The Beast is Sci-Fi Romance at Its Boldest and Most Uniquely Human

Léa Seydoux and George MacKay sizzle in a doomed cosmic romance.

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Inverse Reviews

Famed philosopher Friedrich Nietzsche once said, “Hope in reality is the worst of all evils because it prolongs the torments of man.” It’s a depressing, sobering concept that, when one thinks about it too long, may just lie in some real truths.

In Bertrand Bonello’s latest film The Beast, this adage is played out over a lengthy science fiction odyssey that spans across timelines and connections, proving that love, hope, and fear are all intertwined within us. It’s the deepest and most human tragedy of the self, and one that is often unavoidable.

The Beast follows Léa Seydoux’s Gabrielle, a young woman living in the dystopian future of 2044. In order to be eligible for a job that interests her, she must purge her DNA of emotional hang-ups from past lives. As she goes back to explore those worlds, she reunites with George MacKay’s Louis, the love of all of her lives. But despite the fact that love is right in front of her, she can’t help but feel as though something great and terrible is waiting for in the wings, ready to strike when she least expects it.

Léa Seydoux and George MacKay play lovers in their past lives in The Beast.

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Bonello’s story is a loose interpretation of Henry James’ 1903 novella The Beast in the Jungle, which centers on the concept that its male protagonist is anticipating a terrible tragedy to occur at some point in his life. Bonello turns this story on its ear with his screenplay, employing a female lead in Gabrielle and turning the tale out of one timeline into three: 1910, 2014, and 2044. Though all three of these timelines are wholly different on screen, they are nevertheless linked by the fear established in Gabrielle, a fear she is at once terrified and protective of.

Bonello’s directing complements the strange structure he sets up, weaving us back and forth through timelines in a way that disseminates information at just the right moments. He chooses to focus on faces, objects, and some crucial animals (to say too much would be a spoiler) with an eerie precision, daring us to decipher the emotional life behind those choices lest their meaning be taken from us, like Gabrielle’s feelings themselves.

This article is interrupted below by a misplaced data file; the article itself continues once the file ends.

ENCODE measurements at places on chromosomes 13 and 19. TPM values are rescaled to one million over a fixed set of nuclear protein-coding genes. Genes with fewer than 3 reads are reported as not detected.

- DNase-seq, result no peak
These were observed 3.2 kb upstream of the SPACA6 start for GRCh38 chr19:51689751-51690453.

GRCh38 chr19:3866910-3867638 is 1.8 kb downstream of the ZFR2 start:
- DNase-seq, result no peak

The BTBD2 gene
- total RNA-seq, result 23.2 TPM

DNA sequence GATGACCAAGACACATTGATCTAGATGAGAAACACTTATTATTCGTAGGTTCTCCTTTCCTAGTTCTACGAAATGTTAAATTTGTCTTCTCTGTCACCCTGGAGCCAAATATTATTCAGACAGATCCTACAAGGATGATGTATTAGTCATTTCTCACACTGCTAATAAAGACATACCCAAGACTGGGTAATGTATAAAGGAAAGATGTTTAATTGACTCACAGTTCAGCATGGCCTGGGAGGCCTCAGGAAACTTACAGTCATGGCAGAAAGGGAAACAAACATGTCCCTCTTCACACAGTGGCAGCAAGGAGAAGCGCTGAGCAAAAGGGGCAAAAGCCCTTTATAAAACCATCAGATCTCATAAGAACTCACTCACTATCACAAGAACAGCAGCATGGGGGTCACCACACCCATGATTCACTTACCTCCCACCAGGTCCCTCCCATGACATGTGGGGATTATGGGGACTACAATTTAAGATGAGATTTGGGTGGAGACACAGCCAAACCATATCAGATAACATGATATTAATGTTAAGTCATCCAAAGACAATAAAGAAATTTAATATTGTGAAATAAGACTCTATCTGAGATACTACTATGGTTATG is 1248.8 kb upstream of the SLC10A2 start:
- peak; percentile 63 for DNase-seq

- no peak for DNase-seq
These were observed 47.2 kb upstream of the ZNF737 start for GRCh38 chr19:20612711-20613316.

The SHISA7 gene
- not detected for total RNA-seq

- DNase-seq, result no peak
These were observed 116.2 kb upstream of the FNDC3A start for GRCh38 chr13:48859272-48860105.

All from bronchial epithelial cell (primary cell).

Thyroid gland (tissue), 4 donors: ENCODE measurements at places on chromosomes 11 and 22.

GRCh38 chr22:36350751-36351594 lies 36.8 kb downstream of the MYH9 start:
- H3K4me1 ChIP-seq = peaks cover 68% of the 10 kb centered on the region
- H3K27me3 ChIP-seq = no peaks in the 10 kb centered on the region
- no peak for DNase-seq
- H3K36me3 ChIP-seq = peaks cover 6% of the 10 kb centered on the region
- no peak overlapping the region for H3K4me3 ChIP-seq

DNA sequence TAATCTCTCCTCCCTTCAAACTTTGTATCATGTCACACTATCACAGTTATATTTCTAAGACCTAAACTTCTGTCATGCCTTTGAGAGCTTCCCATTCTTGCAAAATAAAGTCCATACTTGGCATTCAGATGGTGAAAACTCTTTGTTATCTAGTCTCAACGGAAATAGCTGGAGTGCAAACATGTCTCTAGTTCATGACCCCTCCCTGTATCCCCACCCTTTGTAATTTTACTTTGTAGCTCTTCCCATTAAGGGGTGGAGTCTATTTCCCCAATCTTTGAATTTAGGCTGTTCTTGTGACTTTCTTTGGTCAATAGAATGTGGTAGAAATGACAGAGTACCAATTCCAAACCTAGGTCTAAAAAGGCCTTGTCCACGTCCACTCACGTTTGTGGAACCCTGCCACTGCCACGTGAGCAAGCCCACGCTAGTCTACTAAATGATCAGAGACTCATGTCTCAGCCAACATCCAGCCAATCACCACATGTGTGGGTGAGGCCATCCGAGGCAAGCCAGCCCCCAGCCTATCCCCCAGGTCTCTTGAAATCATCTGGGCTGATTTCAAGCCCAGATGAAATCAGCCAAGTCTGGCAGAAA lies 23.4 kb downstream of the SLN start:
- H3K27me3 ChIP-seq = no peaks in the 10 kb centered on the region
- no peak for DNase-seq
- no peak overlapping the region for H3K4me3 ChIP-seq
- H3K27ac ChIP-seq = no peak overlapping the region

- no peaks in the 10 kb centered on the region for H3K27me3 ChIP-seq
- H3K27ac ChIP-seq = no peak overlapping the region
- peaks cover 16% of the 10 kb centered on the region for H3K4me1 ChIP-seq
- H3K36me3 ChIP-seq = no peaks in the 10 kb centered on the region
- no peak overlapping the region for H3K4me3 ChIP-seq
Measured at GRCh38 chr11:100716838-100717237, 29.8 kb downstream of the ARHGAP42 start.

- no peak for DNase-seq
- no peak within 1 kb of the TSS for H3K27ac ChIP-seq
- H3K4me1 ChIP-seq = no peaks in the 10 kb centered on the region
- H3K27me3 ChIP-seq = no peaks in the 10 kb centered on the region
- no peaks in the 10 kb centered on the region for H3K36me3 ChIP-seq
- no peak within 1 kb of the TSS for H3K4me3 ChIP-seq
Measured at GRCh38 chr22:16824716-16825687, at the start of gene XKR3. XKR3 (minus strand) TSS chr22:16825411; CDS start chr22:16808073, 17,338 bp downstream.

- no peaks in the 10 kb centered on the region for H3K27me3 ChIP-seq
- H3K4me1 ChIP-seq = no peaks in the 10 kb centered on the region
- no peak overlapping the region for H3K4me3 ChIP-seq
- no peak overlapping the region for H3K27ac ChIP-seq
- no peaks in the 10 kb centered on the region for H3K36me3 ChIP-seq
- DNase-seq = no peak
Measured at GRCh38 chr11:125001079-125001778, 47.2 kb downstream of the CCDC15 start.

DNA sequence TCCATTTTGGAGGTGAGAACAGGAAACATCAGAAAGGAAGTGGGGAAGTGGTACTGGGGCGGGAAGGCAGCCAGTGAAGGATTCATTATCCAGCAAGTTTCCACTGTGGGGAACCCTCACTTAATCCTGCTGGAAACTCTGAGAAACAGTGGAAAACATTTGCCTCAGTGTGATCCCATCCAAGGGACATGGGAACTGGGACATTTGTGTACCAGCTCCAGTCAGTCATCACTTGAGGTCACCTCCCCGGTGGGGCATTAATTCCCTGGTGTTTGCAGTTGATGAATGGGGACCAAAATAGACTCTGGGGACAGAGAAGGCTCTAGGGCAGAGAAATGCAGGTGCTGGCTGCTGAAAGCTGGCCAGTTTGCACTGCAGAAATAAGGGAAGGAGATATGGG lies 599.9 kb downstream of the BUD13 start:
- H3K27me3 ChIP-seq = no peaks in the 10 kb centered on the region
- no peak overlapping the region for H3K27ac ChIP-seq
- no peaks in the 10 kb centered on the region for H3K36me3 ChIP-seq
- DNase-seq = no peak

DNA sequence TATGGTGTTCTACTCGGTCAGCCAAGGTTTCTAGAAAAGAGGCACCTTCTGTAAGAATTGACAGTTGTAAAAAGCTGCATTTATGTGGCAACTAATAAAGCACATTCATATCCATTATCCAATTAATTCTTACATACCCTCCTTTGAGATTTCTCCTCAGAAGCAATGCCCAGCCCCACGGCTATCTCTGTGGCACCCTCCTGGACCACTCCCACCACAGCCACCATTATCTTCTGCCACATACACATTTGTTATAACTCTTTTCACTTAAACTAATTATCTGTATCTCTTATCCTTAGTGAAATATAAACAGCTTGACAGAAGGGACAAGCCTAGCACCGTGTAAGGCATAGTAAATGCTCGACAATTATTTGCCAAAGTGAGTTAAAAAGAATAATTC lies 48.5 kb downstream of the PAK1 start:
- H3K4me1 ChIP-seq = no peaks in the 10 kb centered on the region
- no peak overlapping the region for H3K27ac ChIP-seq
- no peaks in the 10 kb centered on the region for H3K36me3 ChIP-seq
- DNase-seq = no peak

While meticulously edited by Anita Roth, the film is a bit confusing on the first watch, ultimately forcing the audience to pay attention and dig deeper — a rarity in the age of “second-screen” entertainment. Through its script, direction, and editing, The Beast is a dense fable that speaks volumes about the complicated nature of individuality, control, and emotion. Yet, at the same time, the concepts laid bare here are so universal it’s impossible to not connect with them, especially when it comes to the film’s central performances.

Léa Seydoux is a powerhouse in The Beast, delivering a performance that spans centuries.

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As a fated couple in three distinct eras, Seydoux and MacKay naturally embody each version of themselves with a sense of cosmic tension — even when their connection shifts for the worse. Seydoux is an absolute powerhouse, carrying the film entirely on her back with poise, reserve, and power behind every word she speaks. MacKay’s role was originally written for the late Gaspard Ulliel, a fantastic actor who undoubtedly would have nailed the part, but MacKay does such a fantastic job of getting lost in the varied personas of George. He feels like someone we all know, someone who terrifies and fascinates us in equal measure — something Gabrielle is drawn to as well. MacKay has the face and skills to play the despicable incel of his 2014 persona, as well as the lush romantic of his 1910 character. The duo’s palpable chemistry anchors the story with a restrained and alchemical precision that makes its dense story go down easier.

The Beast’s centuries-spanning love story wouldn’t work if it weren’t for the immaculate costume and production design. The costuming by Pauline Jacquard is a feast for the eyes — lavish and rich with color in the 1910 storyline, and starkly empty and gray in the sparse future that Bonello imagines. But perhaps the most standout element of The Beast is its tragic end. The entire film, Seydoux’s character has struggled with a fear of love; we watch her squander it in 1910, and then attempt to rectify that connection in 2014. But she seems bound to a cyclical doom, one that she comes to full realization of in the film’s final moments. It’s a tragic moment that underscores and reshapes the events that come before it, and gives Seydoux a tour-de-force acting moment that will be remembered long after the film’s close.

The Beast traverses timelines to show us that the fear of love — how the highs that come with it can pervert into the lowest lows — is just as devastating as not loving at all. A two-and-a-half hour parable, Bonello’s bold, uniquely human, finale makes the entire film worth it.

The Beast premiered September 3 at the Venice Film Festival. It will be released in France on February 28, 2024.

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